Sometimes the only way to make progress is to leave something behind.
Computer science and data-driven accountability dominate education items in next year's federal budget.
This month, President Barack Obama submitted his fiscal year 2017 federal budget proposal to Congress. Much of the education side of the next federal budget focuses on increasing equity and closing the achievement gap — principles that guide the Every Student Succeeds Act (ESSA), the newly passed education law. And many of these new initiatives hinge on implementing more technology in K–12.
Obama hopes to allocate $4 billion over three years toward a new Computer Science for All initiative, which would support state efforts to help K–12 teachers get access to computer science training and materials. It would also expand access to computer science curricula supported by the National Science Foundation.
ESSA, adopted in December, broadens the scope of STEM education in public schools. Computer science was added alongside core subjects such as writing, science, technology, engineering and mathematics. This shift signals to policymakers across the country that STEM initiatives are a priority, and it will help guide them when they are making decisions on how to use federal dollars, says Tanya Roscorla, managing editor of the Center for Digital Education.
Other initiatives Obama hopes to fund as part of ESSA would establish new data-driven accountability systems to measure student performance and other factors.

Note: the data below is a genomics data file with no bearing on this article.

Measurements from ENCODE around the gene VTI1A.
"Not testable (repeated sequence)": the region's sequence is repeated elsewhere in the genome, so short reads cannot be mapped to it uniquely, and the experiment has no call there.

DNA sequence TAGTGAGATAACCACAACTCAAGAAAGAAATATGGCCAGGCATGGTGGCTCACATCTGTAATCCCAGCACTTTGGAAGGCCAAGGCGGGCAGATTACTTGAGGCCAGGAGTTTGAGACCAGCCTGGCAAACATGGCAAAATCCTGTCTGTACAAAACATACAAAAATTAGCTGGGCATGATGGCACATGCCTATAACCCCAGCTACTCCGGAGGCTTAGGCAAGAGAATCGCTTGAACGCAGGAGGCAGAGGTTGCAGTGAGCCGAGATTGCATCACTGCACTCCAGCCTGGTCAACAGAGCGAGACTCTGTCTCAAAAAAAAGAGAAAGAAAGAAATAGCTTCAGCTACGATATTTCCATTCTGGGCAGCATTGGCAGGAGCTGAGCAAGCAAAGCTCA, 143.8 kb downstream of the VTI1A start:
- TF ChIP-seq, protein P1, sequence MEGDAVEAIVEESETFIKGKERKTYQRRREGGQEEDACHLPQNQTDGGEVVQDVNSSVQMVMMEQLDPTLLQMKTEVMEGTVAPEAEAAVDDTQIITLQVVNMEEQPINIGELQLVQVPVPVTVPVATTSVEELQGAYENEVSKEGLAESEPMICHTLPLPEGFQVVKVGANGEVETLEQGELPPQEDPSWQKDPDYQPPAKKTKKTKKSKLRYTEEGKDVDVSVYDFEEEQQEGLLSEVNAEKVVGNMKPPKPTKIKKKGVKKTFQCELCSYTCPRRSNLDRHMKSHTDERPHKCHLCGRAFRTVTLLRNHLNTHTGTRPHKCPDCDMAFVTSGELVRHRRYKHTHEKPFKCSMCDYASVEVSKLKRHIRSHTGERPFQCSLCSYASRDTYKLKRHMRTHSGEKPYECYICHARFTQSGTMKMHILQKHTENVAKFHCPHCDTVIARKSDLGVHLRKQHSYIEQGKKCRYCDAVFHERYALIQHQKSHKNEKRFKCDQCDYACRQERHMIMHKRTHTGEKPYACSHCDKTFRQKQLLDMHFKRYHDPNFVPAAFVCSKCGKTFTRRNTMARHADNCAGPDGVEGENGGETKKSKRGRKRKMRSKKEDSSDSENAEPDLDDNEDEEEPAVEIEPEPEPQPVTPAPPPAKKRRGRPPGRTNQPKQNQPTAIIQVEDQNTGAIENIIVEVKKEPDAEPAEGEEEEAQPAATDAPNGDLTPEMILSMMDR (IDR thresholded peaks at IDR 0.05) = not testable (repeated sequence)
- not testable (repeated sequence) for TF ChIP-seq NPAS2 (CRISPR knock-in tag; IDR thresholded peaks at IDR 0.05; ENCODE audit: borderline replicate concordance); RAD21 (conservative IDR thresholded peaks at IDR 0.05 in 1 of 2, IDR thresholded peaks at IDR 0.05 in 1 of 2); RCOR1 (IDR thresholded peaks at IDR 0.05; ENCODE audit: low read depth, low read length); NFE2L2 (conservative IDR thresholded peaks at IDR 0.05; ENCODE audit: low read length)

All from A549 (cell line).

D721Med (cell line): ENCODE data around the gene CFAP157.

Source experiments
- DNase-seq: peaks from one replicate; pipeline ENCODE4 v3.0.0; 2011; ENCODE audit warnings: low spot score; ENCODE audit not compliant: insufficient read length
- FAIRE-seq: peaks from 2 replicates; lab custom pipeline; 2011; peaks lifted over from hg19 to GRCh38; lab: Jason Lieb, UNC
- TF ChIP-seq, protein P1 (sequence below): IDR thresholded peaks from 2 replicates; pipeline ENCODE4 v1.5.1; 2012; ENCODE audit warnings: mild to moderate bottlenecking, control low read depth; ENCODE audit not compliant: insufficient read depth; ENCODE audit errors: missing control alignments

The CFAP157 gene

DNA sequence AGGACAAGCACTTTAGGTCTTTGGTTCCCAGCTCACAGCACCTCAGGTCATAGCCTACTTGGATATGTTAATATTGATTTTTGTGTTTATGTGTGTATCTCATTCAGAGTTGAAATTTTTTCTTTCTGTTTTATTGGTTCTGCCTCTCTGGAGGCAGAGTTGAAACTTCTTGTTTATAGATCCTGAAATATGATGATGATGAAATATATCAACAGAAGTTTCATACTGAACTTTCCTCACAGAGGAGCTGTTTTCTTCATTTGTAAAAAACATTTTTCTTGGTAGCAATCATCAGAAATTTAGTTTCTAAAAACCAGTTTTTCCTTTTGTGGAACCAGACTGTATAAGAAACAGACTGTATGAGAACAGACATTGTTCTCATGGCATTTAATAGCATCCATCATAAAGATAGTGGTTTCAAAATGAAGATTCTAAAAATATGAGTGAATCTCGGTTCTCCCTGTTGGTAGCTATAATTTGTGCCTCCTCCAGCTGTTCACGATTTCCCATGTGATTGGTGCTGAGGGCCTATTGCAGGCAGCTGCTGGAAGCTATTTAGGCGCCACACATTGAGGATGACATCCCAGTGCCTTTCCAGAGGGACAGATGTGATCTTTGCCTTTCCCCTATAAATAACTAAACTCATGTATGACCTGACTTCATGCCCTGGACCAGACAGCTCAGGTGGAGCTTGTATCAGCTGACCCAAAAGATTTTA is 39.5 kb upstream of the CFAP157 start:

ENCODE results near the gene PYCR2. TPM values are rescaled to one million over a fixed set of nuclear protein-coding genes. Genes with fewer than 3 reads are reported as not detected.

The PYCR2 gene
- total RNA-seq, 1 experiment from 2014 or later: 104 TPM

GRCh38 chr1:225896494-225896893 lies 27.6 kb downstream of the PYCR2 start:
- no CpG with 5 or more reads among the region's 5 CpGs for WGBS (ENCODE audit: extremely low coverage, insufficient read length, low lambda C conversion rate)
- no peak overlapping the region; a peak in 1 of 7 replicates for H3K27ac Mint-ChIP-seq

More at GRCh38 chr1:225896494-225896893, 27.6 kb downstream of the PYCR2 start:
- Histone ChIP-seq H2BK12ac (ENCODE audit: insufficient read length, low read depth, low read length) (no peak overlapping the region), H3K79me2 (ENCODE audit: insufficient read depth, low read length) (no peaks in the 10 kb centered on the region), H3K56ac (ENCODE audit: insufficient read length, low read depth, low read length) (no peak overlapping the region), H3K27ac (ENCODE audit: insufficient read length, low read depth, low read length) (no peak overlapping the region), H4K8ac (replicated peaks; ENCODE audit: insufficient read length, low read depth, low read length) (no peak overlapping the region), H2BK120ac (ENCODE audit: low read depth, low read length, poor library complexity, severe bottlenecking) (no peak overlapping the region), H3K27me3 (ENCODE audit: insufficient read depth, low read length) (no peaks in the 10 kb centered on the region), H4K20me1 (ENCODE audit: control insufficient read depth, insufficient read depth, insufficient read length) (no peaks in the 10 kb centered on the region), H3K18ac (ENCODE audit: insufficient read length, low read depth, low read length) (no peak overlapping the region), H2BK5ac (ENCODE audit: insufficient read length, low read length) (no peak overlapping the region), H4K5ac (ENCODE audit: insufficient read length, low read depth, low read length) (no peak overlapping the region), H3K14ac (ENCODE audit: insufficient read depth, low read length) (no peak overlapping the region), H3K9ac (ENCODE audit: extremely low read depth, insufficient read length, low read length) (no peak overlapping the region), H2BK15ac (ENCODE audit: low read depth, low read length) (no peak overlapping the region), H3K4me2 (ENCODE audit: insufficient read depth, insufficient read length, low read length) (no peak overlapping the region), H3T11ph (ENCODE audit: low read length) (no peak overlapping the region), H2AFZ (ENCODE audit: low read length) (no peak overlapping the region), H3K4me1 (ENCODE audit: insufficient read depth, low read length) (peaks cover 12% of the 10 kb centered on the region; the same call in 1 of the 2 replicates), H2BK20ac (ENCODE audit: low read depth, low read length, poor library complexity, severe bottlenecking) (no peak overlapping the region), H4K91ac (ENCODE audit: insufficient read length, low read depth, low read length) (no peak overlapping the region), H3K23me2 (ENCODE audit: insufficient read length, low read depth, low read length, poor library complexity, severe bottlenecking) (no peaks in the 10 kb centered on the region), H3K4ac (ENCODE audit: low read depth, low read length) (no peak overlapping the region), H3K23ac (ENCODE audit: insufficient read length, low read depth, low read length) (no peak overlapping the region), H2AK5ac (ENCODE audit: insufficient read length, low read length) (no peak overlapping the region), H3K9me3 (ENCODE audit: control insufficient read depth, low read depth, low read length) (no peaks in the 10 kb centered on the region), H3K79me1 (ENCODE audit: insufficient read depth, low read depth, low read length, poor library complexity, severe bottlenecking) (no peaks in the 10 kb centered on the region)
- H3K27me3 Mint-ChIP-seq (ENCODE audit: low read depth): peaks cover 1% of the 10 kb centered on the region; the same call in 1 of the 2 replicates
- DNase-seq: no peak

"Educators could analyze students’ academic achievement and better target supports that may help struggling students to master certain skills or become proficient in English. The use of robust information can be leveraged by teachers, local educational agencies, and states to advance equity and excellence throughout our education system," according to a Department of Education blog post.
Obama’s administration has been slowly building support for analytics-driven solutions in education. At a December 2014 White House summit for higher education, some of the top examples of student retention efforts were data-driven. Such efforts also build on the White House's previous evidence-based grant initiatives, including the Investing in Innovation Fund and the First in the World program, which help develop new solutions for some of modern education's greatest challenges.
It remains to be seen what Obama’s 2017 federal spending plan will resemble once it makes it through Congress.